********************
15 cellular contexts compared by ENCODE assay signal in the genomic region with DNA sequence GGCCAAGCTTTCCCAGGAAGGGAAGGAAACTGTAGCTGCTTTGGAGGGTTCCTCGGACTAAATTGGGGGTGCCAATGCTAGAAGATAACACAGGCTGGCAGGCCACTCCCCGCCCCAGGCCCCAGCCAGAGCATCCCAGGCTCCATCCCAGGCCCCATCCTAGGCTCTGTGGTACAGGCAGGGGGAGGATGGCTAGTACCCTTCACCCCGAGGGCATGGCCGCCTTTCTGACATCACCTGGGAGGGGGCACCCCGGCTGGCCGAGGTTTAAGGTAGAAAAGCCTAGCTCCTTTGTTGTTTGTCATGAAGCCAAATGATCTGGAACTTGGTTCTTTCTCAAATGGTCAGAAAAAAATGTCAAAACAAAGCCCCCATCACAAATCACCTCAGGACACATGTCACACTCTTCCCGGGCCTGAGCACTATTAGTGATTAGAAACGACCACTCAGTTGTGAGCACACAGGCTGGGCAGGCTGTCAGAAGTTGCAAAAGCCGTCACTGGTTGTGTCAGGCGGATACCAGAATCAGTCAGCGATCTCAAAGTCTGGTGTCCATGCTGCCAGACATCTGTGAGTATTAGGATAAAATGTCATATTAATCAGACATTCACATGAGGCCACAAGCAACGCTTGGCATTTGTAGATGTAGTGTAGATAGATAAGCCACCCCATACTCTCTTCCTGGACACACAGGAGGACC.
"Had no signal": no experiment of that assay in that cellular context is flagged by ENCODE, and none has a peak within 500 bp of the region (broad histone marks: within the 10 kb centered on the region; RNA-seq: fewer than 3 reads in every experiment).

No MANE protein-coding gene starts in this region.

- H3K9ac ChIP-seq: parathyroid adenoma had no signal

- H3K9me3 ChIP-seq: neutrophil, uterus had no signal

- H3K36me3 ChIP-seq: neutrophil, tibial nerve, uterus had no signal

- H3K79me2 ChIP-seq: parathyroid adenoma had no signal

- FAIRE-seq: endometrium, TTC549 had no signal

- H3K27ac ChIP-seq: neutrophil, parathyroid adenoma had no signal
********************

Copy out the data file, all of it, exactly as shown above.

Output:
15 cellular contexts compared by ENCODE assay signal in the genomic region with DNA sequence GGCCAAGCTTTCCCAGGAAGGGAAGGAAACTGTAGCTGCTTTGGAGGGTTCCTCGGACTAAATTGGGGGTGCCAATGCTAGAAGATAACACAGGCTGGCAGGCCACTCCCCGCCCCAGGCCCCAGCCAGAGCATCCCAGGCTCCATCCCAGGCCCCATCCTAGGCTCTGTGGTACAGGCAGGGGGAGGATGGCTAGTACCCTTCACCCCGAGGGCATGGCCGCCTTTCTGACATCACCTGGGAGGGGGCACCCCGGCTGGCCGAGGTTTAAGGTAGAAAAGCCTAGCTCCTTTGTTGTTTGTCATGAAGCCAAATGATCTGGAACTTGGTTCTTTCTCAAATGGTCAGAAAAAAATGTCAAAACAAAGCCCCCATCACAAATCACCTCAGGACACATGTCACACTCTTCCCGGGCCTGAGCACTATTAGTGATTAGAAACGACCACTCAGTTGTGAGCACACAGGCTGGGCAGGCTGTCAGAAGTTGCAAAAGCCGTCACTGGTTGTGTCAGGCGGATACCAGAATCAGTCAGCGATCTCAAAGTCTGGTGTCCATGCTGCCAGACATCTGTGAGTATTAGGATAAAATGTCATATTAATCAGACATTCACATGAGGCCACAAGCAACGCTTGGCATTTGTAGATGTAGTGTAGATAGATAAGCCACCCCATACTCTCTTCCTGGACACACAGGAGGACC.
"Had no signal": no experiment of that assay in that cellular context is flagged by ENCODE, and none has a peak within 500 bp of the region (broad histone marks: within the 10 kb centered on the region; RNA-seq: fewer than 3 reads in every experiment).

No MANE protein-coding gene starts in this region.

- H3K9ac ChIP-seq: parathyroid adenoma had no signal

- H3K9me3 ChIP-seq: neutrophil, uterus had no signal

- H3K36me3 ChIP-seq: neutrophil, tibial nerve, uterus had no signal

- H3K79me2 ChIP-seq: parathyroid adenoma had no signal

- FAIRE-seq: endometrium, TTC549 had no signal

- H3K27ac ChIP-seq: neutrophil, parathyroid adenoma had no signal